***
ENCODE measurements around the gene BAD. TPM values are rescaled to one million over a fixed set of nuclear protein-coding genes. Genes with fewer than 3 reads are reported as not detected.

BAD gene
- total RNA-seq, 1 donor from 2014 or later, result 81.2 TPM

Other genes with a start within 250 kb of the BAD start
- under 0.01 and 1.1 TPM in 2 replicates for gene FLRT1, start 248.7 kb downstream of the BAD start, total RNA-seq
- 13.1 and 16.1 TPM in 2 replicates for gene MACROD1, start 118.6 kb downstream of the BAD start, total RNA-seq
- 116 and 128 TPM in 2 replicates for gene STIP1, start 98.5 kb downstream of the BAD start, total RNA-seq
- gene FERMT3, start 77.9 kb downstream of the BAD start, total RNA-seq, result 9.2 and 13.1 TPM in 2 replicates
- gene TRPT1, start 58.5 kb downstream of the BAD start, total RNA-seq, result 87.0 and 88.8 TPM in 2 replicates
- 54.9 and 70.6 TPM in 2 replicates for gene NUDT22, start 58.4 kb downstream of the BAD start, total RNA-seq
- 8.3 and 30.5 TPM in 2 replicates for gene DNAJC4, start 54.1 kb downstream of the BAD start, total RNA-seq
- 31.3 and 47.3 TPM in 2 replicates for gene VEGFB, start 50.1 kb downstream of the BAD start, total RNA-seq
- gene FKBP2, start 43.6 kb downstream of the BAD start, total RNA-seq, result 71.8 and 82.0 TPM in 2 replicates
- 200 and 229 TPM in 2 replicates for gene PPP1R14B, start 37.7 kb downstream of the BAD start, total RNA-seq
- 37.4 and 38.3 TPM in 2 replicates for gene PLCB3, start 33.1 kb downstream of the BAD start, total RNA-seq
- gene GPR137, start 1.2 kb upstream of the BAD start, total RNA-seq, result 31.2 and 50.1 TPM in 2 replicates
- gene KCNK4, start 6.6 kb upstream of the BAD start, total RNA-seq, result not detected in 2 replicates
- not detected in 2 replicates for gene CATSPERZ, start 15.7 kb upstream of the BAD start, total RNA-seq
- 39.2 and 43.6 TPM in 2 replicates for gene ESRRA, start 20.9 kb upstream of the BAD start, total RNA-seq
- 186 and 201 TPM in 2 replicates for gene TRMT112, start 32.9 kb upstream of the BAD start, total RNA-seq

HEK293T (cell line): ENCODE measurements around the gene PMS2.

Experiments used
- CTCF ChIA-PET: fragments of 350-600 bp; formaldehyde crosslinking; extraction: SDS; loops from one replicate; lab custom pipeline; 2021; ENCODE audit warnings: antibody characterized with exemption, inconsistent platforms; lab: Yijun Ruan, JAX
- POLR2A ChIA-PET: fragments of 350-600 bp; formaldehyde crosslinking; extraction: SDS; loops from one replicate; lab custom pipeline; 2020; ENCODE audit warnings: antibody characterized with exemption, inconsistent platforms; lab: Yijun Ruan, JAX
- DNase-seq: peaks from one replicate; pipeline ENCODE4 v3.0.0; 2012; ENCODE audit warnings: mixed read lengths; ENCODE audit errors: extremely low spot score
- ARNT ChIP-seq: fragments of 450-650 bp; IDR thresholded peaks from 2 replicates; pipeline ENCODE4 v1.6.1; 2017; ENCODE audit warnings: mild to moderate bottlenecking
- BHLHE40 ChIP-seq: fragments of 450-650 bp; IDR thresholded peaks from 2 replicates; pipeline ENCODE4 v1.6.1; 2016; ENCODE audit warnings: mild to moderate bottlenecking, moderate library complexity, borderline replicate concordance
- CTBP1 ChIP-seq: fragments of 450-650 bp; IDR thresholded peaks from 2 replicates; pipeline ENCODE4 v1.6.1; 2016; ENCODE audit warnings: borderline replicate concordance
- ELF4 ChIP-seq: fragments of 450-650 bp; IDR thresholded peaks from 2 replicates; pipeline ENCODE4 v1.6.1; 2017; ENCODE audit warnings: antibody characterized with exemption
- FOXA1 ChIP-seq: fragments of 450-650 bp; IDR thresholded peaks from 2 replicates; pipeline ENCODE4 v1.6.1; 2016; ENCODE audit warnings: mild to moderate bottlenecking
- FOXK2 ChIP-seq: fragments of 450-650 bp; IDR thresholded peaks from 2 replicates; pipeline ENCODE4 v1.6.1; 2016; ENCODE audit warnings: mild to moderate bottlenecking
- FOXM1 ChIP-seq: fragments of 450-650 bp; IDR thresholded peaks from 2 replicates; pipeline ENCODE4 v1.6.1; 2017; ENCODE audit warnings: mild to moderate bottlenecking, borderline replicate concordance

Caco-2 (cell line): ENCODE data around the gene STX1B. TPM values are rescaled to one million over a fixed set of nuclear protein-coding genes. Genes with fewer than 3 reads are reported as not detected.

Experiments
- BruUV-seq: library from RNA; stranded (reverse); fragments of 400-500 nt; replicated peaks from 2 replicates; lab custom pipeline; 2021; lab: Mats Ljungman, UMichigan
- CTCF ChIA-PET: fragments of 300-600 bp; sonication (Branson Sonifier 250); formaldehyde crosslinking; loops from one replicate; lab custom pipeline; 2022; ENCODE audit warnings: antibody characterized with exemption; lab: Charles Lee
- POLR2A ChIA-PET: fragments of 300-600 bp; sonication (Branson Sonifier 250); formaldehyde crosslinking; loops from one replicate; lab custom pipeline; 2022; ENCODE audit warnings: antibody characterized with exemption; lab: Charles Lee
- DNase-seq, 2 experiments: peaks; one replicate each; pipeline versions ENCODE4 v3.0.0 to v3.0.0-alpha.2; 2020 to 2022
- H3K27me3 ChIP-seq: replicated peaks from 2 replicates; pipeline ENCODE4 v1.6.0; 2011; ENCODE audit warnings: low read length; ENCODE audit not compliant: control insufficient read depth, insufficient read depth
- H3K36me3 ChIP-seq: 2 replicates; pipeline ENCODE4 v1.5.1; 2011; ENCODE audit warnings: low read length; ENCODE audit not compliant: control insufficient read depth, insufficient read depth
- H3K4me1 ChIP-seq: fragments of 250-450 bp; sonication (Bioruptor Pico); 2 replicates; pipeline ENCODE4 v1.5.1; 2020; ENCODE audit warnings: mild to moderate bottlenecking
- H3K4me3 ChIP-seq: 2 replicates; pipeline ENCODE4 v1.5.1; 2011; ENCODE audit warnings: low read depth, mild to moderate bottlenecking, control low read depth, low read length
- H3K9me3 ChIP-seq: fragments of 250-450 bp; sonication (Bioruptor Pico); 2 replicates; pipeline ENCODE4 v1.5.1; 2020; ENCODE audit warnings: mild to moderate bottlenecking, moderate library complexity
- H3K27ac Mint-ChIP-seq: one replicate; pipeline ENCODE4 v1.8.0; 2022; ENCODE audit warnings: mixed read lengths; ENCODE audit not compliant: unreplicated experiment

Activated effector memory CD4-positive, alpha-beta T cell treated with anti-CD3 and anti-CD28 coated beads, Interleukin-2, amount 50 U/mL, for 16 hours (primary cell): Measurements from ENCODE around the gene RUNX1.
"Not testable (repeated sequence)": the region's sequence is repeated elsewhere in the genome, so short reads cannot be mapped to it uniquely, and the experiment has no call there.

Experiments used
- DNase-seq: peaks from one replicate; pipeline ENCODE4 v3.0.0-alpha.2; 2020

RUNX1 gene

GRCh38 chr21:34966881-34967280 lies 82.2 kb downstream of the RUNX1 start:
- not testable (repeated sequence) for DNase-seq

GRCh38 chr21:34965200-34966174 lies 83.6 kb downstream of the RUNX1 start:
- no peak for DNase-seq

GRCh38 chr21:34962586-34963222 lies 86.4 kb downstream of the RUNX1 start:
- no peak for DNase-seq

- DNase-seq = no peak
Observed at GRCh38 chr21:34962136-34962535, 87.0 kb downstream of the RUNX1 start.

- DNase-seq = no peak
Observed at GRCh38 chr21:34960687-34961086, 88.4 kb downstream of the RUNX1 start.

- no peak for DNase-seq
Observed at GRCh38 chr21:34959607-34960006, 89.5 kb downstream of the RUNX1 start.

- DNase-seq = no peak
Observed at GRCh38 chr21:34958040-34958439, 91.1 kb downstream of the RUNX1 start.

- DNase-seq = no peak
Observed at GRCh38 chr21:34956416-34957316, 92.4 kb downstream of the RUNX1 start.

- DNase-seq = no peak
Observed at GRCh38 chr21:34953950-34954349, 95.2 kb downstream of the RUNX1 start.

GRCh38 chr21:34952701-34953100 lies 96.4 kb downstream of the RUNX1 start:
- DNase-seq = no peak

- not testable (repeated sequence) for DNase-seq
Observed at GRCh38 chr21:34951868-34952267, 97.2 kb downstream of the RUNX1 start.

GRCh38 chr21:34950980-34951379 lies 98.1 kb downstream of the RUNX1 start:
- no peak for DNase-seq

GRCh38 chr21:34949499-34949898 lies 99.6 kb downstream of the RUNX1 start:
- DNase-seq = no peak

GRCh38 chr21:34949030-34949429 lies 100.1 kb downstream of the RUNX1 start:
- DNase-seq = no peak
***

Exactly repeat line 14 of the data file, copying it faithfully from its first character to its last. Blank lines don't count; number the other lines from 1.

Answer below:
- 200 and 229 TPM in 2 replicates for gene PPP1R14B, start 37.7 kb downstream of the BAD start, total RNA-seq